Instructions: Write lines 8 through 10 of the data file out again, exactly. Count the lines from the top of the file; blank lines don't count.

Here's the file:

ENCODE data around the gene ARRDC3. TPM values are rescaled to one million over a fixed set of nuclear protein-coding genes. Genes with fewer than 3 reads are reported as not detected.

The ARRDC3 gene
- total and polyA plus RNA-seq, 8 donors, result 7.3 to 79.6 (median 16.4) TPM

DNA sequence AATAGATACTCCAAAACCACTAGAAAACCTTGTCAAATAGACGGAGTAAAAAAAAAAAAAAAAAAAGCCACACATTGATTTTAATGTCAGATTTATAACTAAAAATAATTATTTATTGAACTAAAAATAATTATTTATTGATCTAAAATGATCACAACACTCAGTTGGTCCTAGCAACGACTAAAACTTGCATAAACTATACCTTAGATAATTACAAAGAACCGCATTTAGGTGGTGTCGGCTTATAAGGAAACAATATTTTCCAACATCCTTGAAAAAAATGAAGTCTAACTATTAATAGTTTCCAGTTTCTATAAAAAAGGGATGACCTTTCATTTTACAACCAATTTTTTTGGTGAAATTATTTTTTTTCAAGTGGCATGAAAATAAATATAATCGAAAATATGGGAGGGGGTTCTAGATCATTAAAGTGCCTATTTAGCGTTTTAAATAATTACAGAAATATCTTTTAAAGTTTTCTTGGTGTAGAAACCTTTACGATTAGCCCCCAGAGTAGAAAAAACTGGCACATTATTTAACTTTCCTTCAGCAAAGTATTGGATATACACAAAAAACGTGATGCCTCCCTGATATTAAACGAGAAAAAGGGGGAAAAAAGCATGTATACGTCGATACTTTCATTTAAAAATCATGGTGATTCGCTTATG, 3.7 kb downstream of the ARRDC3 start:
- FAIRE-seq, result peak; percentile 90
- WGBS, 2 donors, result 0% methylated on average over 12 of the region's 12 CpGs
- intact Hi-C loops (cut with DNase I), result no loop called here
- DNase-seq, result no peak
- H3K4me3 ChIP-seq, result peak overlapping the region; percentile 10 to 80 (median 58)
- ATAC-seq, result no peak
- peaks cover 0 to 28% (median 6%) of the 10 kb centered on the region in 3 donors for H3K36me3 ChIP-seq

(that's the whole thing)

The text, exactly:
- DNase-seq, result no peak
- H3K4me3 ChIP-seq, result peak overlapping the region; percentile 10 to 80 (median 58)
- ATAC-seq, result no peak